AWG Correspondent


Mark and Sonja
 

Loess Hills Vineyard and Winery Photos

Loess Hills Vineyard and Winery Review

Regions: Loess Hills District AVA, Iowa

Reviewed: October 25, 2015 by Mark and Sonja
Published: June 24, 2016


The flood of 2011 is one that most residents on both sides of the Missouri, both in Nebraska and Iowa, won’t soon forget. Bridges and, in places, even the interstate washed out, farmland was flooded, and houses were destroyed. For me, it meant taking the long way to Kansas City, which added more than an hour to the three-hour drive, and I didn’t return to Iowa for years after. Natural disasters destroy crops and businesses all the time, though it seems fair to say that few if any are impacted more profoundly than a small winery. And, of course, all of this happened during a recession.

“Back in 2008, 2009, we were operating at full capacity; I made 20-25,000 bottles of wine a year back then and had four family members and four full-time staff on top of them,” relayed Larry Rohatsch, proprietor and vintner at LHV. He spoke matter-of-factly, without so much as a trace of complaint detectable in his voice, though I could tell the subject reminded him of harder days. “Today,” he said, glancing around the small tasting room, “Today it’s pretty much just me.” Loess Hills Vineyard (pronounced “Luss”), which opened in 2006, sits on the edge of the tiny town of Crescent, Iowa, just across the river from Omaha, Nebraska, about a fifteen-minute drive from the downtown area. My in-laws had long spoken highly of the small winery and its products, so on a recent fall Sunday, Sonja and I decided to swing by.

It was the first time since the birth of our son, Titus that we had made one of our Sunday afternoon tasting room pilgrimages, and we were apprehensive about our son’s ability to function in a tasting room at the age of six weeks. Larry immediately put us at ease, telling stories about his own family, his daughter (now five), and being about as welcoming as anyone could be. The tasting room itself was small, decorated with photographs of animals ranging from deer to zebras, with a long wooden bar running the length of the space. The bathroom was across the parking lot in a separate building, clean if slightly inconvenient. In all, the space wasn’t anything to get excited about, but the man behind the bar made it a far warmer and inviting place than it would have been without him.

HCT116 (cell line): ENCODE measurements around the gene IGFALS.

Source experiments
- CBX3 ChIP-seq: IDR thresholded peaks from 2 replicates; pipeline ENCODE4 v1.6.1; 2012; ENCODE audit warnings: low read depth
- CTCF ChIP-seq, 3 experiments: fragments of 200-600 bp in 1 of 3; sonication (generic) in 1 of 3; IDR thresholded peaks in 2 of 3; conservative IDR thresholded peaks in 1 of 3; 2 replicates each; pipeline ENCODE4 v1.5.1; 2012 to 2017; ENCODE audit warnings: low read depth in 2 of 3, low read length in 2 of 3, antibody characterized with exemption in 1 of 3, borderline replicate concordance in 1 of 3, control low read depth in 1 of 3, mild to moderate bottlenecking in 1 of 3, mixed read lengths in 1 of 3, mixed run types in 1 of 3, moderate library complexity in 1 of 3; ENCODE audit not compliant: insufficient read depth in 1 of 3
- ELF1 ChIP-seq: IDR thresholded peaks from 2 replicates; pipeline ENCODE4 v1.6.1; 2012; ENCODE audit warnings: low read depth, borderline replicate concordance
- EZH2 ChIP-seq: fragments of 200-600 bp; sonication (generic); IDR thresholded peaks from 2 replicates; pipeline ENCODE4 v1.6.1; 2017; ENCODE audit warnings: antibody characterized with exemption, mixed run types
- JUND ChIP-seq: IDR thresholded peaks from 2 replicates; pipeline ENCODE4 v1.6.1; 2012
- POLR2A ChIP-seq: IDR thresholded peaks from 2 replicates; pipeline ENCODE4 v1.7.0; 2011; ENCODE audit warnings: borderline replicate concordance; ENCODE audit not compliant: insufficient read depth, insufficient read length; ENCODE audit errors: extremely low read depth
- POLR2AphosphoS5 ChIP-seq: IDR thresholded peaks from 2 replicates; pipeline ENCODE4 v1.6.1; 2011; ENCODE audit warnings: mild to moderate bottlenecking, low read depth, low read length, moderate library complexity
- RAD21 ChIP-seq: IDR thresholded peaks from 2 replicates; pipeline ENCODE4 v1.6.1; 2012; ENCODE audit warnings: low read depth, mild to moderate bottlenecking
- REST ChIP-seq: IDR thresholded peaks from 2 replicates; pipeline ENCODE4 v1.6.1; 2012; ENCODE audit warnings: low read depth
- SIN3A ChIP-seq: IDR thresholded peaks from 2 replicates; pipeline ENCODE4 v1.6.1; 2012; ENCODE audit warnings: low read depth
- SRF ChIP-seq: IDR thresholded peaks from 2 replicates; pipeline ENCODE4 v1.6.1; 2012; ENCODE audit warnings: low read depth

A lover of red wines, I was disappointed that many were sold out, though I did consider that this also means he’s selling wine and, hopefully, rebounding from the damage done by the flood. The SBR, or “Sneaky Bastard Red” was available, and enjoyable. A blend of mostly St. Croix, it was nicely balanced and off-dry, one of the better St. Croix I’ve tried in recent memory, though admittedly I’m not a fan of the varietal.

The whites came in more selection and started off with an off-dry that Larry humbly labeled semi-sweet, Loess Hills Blanc, which reminded both Sonja and I of a Pinot Gris with a bit of body. Larry told us he liked to pair it with food, and that made perfect sense. Other whites and blushes were readily available and ranged from semi-sweet to sweet. Two blushes impressed us for their complexity, and in particular, the Reminiscent, a sweet blush with a lot of tannins that made it come off as complicated and unique, struck us. Eventually, we took home a bottle of the Loess Hills Blanc, though it was difficult to stick to our one-bottle limit this time around.

There is no shortage of wineries in the Midwest, not really in the entire country for that matter, and in western Iowa they’re almost as ubiquitous as the fields of corn. But what isn’t quite as common is a Sunday afternoon spent in candid, uninterrupted conversation with the owner and winemaker at such a pleasant little establishment. It was our first time reviewing a winery since Titus was born, and the hospitality with which Larry treated the three of us made us confident that we can continue our love of wine and tasting even in this stage of life. We are very much looking forward to visiting LHV again, to trying more of Larry’s reds when they come available, and to continuing to share our passion for wine with the newest member of our family.

By Mark Gudgel, Photographs by Sonja Gudgel



Address & Contact Information: 1120 Old Lincoln Highway Crescent, Iowa 51526. Telephone: 712-545-3054, email: info@loesshillsvineyardandwinery.com, website: www.loesshillsvineyardandwinery.com. Tasting Hours: Wed-Sat 12:00-7:00, Sun 12:00-6:00.

Overall Rating:  
4.0

Red Wine White Wine Service View/Ambiance
3.0
4.0
5.0
5.0
3.0

More information about Loess Hills Vineyard and Winery

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